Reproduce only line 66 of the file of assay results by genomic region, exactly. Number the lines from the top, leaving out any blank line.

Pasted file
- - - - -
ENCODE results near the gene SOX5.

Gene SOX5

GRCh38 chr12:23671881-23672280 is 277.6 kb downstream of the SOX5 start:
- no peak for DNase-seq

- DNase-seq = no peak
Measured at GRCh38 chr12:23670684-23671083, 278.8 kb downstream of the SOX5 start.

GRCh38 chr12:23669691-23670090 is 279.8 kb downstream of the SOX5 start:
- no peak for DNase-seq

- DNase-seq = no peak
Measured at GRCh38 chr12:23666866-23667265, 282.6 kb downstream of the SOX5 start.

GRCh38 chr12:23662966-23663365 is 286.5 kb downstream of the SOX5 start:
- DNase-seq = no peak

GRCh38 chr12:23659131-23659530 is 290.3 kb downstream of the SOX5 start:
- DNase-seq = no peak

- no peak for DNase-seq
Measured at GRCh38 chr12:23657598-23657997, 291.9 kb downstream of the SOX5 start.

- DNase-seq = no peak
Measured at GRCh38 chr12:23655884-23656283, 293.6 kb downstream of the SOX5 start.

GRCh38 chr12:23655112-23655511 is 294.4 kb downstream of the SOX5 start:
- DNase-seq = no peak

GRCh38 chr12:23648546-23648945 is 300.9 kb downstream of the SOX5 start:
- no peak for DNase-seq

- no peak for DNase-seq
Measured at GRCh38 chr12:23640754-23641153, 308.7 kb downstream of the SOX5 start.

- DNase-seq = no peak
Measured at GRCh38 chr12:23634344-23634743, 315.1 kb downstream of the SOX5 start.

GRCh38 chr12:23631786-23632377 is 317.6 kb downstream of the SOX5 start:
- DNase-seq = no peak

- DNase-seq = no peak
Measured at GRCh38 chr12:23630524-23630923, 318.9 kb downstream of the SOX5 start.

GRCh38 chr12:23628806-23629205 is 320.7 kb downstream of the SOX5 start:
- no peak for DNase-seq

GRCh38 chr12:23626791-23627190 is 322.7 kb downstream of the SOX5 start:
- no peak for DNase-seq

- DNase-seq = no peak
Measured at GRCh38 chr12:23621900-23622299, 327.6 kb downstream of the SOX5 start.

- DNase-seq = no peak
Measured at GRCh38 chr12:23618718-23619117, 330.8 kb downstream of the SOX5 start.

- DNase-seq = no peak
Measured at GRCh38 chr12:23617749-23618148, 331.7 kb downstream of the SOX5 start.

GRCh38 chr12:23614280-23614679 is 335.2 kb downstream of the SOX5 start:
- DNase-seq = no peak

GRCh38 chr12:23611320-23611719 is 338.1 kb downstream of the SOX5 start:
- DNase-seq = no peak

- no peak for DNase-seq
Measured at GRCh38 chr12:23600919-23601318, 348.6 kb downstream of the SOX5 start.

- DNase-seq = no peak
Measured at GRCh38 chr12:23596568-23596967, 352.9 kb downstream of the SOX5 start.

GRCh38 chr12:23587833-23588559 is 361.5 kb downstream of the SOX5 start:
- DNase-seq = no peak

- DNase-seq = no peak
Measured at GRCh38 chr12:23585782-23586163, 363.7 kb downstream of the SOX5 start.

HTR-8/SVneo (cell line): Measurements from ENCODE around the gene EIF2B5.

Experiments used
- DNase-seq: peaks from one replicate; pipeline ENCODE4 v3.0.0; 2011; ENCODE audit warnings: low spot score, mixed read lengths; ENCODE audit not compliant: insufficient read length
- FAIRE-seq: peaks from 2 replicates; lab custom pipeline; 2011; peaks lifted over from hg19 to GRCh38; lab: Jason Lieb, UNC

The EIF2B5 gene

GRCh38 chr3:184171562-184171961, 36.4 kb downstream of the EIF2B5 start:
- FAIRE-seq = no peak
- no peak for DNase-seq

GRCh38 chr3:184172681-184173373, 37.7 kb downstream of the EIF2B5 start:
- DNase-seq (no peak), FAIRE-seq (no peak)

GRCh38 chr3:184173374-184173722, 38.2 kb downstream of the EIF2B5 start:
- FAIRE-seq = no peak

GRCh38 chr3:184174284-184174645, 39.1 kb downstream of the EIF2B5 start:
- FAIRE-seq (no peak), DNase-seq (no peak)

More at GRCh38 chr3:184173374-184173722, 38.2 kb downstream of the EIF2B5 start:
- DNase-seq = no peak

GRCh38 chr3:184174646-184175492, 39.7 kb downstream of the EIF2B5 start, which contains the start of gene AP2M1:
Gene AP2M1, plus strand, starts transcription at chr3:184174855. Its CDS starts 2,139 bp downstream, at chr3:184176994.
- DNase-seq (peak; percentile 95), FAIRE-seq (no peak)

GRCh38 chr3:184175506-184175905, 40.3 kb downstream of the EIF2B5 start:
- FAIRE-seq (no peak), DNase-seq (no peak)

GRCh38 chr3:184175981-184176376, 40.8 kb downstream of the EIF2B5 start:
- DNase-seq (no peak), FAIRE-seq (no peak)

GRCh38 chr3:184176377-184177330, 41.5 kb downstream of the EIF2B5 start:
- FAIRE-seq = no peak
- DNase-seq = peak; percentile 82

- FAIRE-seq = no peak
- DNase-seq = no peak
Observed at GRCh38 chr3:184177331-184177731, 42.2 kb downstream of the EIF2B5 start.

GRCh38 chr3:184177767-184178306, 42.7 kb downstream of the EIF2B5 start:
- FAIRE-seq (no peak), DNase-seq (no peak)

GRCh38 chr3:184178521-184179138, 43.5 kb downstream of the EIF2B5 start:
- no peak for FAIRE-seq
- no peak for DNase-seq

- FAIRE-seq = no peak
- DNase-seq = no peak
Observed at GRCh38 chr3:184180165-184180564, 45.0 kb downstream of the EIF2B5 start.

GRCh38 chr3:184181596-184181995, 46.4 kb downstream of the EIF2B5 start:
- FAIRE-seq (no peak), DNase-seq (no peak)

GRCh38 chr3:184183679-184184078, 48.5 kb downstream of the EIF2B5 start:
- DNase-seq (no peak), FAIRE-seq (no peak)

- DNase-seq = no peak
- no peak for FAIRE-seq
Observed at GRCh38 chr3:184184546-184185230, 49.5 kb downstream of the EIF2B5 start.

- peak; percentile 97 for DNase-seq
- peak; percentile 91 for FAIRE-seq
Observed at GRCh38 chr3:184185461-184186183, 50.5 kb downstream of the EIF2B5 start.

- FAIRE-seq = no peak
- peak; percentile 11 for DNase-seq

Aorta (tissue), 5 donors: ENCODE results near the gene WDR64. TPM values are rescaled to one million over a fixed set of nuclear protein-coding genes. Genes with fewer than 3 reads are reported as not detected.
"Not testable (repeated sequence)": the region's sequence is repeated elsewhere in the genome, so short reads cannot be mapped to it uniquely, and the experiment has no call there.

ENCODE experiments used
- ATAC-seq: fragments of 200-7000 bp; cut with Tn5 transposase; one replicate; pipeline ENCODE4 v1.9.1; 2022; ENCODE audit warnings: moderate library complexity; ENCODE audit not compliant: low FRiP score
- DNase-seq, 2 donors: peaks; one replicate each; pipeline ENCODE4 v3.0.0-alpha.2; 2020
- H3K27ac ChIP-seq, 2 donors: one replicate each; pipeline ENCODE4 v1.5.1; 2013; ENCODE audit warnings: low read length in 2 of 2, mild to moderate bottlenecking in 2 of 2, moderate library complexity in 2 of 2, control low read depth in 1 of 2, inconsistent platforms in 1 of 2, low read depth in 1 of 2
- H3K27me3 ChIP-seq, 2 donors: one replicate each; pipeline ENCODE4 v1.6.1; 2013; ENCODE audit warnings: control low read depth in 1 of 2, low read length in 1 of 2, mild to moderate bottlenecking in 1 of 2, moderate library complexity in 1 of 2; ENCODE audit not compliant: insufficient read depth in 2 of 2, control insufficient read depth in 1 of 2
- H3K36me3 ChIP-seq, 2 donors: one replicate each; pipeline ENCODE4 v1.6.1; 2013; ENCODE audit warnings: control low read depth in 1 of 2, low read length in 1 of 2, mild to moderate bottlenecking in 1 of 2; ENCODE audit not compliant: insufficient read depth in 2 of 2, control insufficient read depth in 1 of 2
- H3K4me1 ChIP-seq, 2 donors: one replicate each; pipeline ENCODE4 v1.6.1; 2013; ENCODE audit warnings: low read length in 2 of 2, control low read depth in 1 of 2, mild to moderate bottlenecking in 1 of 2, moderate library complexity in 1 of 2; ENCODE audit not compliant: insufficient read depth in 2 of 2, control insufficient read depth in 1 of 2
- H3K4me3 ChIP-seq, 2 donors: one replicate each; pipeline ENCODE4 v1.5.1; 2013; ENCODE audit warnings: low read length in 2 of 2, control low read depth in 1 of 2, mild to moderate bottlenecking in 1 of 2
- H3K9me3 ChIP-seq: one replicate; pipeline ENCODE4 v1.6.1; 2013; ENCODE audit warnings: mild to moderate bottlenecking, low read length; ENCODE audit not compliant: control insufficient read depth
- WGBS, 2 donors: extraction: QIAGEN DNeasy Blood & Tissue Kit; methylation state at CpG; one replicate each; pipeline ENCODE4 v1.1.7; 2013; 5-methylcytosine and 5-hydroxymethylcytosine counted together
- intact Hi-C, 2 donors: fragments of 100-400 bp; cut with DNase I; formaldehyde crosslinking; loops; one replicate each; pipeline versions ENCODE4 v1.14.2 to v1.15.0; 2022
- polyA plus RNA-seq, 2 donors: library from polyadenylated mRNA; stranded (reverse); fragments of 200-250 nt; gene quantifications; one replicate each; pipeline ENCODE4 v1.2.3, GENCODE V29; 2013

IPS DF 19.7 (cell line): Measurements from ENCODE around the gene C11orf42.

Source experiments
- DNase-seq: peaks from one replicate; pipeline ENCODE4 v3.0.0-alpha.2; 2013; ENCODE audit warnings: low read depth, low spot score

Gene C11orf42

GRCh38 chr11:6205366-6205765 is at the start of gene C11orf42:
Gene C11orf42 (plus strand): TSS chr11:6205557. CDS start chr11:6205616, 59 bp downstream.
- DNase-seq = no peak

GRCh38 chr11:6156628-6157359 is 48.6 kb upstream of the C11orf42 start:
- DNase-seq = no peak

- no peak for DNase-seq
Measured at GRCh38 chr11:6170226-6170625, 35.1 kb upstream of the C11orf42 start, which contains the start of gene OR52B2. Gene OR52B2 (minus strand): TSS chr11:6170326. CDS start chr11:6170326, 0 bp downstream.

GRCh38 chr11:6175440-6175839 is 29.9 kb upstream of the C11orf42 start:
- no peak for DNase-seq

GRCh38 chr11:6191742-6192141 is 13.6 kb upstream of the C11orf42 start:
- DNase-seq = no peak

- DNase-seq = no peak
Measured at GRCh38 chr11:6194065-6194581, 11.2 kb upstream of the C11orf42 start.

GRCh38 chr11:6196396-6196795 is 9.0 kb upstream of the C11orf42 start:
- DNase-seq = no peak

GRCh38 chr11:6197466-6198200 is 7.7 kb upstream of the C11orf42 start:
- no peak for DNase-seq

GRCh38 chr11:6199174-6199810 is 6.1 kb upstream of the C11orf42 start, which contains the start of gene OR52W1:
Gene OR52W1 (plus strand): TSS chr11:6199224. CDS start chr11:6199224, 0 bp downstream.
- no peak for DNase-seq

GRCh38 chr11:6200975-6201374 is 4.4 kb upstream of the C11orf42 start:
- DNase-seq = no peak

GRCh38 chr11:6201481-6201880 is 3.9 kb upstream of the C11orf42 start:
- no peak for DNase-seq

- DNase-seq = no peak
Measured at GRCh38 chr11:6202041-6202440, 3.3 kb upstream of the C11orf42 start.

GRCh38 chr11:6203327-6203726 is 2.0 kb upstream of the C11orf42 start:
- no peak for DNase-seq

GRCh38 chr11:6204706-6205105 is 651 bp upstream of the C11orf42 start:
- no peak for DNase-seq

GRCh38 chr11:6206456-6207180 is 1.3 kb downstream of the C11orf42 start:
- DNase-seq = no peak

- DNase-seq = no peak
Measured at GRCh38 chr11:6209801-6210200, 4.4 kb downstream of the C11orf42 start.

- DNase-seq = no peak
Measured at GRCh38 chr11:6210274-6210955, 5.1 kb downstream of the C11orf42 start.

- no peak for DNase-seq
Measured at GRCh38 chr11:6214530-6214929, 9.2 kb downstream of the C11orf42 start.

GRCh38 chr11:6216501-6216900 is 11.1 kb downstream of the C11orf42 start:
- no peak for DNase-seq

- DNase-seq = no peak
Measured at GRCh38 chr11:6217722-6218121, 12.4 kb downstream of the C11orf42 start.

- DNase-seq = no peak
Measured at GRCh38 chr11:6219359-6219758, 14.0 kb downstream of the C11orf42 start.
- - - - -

- FAIRE-seq (no peak), DNase-seq (no peak)